Sunday, 2 January 2011

Coming In From The Cold

In this life, in this life, in this life,
In this, oh sweet life,
We're coming in from the cold.

Bob Marley

*Music continues as I type this post*

Hello, my wonderful readers and a Happy New Year! Finally, after all the hecticities (not an actual word) of the Christmas season, I got a chance to settle down and blog. As many of you may not know, seeing that it was a last minute decision, I came back to Trinidad to spend Christmas with my family and friends. The thing is that whilst I've only been in Bogota for five months, coming back to Trinidad and being the 'new' me was so weird. Thus, this post will speak about all the things I found weird in Trinidad, and in myself after spending five months in foreign.

I suppose that after five months of hearing Colombian- Spanish accents, two different types of Trinidadian accents and a bunch of Jamaican accents, one tends to become accustomed to these types of accents and anything else sounds really weird. There I was on the tarmac of a Panamanian airport waiting on a bus that would eventually take us to the plane. Suddenly, I heard this woman talking to her husband. It was obviously English but her South Trinidadian accent had me stumped, it was just WEIRD. On the plane from Panama to Trinidad I found myself struggling to understand what the other Trinidadians on the plane were saying owing to the different accents on board; there was the black woman from the outskirts of Port of Spain screaming at her child, the fresh water Yankee Trini, the retired school principal with her "bouge" accent, the cool Grandpa from Diego Martin flirting with the woman sitting next to him and the classic Trini "wajang" accent. Sigh, poor me!

I think the colour of my house could induce photosensitive epilepsy (Google it) in some people. I mean, my gallery is painted bright yellow, my living room walls are the colour of a ripe paw paw, my bathroom is painted yellow and green and my tiles are peachy looking. Basically, my house is a world of bright colours and has made me the happy, optimistic person that I am today. The thing is that after five months of living in an apartment with white walls and black and white tiles coming home to an advertisement for Sisson's Paints' "Colour Explosion" was mind blowing. It took my eyes about three days to become accustomed to my world of colour.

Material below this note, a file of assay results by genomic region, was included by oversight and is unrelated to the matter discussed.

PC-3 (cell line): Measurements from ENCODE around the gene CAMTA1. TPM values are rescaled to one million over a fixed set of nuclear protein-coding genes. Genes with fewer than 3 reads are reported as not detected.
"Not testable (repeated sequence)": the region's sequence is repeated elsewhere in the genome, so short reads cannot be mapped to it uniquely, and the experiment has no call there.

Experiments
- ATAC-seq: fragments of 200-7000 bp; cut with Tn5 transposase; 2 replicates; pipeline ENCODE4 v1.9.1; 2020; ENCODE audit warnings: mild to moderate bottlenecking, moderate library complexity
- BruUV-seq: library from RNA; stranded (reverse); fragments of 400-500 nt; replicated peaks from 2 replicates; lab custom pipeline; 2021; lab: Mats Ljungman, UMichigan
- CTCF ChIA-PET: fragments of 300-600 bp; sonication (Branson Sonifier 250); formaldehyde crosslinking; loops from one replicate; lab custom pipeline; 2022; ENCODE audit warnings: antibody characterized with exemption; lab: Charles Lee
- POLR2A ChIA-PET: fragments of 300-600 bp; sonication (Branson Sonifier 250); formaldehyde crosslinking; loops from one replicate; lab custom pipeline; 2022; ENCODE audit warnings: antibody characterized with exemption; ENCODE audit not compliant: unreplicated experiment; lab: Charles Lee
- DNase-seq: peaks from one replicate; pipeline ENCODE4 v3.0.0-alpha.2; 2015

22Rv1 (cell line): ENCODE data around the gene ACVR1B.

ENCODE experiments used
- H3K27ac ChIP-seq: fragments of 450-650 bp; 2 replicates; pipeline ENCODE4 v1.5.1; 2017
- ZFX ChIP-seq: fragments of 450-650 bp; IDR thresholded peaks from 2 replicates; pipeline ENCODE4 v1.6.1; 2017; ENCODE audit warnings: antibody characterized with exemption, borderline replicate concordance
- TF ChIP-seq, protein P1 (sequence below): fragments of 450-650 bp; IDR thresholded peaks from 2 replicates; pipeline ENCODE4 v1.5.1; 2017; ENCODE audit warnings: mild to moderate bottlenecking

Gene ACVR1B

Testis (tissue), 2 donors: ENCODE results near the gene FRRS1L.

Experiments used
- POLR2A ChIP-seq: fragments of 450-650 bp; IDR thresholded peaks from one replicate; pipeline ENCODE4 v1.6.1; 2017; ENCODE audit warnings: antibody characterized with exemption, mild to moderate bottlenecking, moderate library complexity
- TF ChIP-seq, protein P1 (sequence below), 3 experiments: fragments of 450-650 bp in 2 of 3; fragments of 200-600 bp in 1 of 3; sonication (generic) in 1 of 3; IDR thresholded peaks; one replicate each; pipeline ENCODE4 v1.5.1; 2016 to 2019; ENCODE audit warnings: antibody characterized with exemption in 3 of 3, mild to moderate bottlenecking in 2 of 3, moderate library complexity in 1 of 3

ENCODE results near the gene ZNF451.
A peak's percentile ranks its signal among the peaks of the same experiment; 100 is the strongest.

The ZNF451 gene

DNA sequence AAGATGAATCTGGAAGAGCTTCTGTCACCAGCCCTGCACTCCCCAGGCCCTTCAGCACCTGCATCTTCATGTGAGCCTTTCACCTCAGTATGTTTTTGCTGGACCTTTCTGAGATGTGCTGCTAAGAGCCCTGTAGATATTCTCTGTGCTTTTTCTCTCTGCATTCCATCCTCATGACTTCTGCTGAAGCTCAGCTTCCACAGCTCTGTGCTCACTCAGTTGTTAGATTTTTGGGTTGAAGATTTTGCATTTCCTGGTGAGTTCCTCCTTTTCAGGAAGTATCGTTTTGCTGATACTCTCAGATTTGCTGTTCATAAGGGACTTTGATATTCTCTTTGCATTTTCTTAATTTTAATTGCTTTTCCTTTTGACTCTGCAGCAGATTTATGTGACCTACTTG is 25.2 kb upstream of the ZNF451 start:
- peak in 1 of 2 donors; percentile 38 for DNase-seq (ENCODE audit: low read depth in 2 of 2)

I'm really extroverted and energetic, I'm usually the loudest person in a group and everyone knows that Garvin is there. I have a high voice, I don't walk with a "bounce", I take good care of my skin and good care of myself in general, some may say I'm metro sexual. Throughout my life I've been called every gay- related term in the book and whilst, it doesn't bother me now, back then I was a MESS. I started to change my personality, to be more "manly" (whatever that means) so as to conform to societal norms and seem less "girly" in the eyes of the masses. Going to Colombia has really helped me to be myself so much so that I feel so uninhibited in Trinidad. I walk how I want; talk how I want, act how I want and I don't worry about what the close minded Trinidadians have to say. This new sense of confidence is a little weird for me but I love every minute of it. Being I is so satisfyingly blissful.

I've always prided myself on having a good grasp of both the Standard and Trinidadian Creole English. Thus, I found it easy to speak and teach in the Standard and switch to Creole whenever I was with my friends. Now that I'm in Trinidad I can't seem to "turn off" the Standard. On the night I returned to Trinidad, I was talking to my family in perfect, perfect English. I didn't realise it until my brother said, "Boy, why yuh talking like yuh just come from England? Steupssss!" Ever since my brother's subtle exclamation, I've become really aware of the way I'm speaking these days; it's more articulate and grammatically correct with the slightest trace of an accent, its origins unknown. I've also noticed that I'm more attuned to the grammatical errors that many a Trinidadian makes when they speak. Now I'm destined to become one of those people that constantly correct people when they speak, this is NOT good.

More or less, these are the weirdest things I've noticed since I've been back and I think they'll get even weirder because I'm returning to Colombia on the 25th. I must say that coming home for Christmas has showed me that I can indeed live in Colombia with regular visits to my homeland. So who knows where life would take me, if it decides to take me to a life in Colombia so be it. At least, I can come in from the cold ever so often.